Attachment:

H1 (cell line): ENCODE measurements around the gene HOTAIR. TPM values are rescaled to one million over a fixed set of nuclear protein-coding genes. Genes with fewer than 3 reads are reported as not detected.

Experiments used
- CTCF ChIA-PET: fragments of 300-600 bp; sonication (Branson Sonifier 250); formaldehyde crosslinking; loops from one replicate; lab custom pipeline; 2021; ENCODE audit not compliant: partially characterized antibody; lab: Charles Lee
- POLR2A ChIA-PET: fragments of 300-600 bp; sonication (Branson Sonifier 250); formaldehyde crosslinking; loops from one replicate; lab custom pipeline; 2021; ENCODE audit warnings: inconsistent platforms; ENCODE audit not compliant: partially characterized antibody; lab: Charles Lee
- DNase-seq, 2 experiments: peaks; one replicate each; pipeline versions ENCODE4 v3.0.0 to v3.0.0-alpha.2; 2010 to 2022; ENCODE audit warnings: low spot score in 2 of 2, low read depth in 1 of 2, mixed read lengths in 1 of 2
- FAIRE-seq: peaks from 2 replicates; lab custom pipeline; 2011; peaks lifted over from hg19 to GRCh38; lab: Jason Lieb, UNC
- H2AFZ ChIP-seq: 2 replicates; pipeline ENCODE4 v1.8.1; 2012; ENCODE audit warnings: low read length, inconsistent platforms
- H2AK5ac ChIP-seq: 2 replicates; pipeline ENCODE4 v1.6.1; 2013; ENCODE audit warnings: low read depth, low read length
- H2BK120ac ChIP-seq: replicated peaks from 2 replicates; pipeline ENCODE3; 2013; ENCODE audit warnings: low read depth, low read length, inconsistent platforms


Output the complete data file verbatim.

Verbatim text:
H1 (cell line): ENCODE measurements around the gene HOTAIR. TPM values are rescaled to one million over a fixed set of nuclear protein-coding genes. Genes with fewer than 3 reads are reported as not detected.

Experiments used
- CTCF ChIA-PET: fragments of 300-600 bp; sonication (Branson Sonifier 250); formaldehyde crosslinking; loops from one replicate; lab custom pipeline; 2021; ENCODE audit not compliant: partially characterized antibody; lab: Charles Lee
- POLR2A ChIA-PET: fragments of 300-600 bp; sonication (Branson Sonifier 250); formaldehyde crosslinking; loops from one replicate; lab custom pipeline; 2021; ENCODE audit warnings: inconsistent platforms; ENCODE audit not compliant: partially characterized antibody; lab: Charles Lee
- DNase-seq, 2 experiments: peaks; one replicate each; pipeline versions ENCODE4 v3.0.0 to v3.0.0-alpha.2; 2010 to 2022; ENCODE audit warnings: low spot score in 2 of 2, low read depth in 1 of 2, mixed read lengths in 1 of 2
- FAIRE-seq: peaks from 2 replicates; lab custom pipeline; 2011; peaks lifted over from hg19 to GRCh38; lab: Jason Lieb, UNC
- H2AFZ ChIP-seq: 2 replicates; pipeline ENCODE4 v1.8.1; 2012; ENCODE audit warnings: low read length, inconsistent platforms
- H2AK5ac ChIP-seq: 2 replicates; pipeline ENCODE4 v1.6.1; 2013; ENCODE audit warnings: low read depth, low read length
- H2BK120ac ChIP-seq: replicated peaks from 2 replicates; pipeline ENCODE3; 2013; ENCODE audit warnings: low read depth, low read length, inconsistent platforms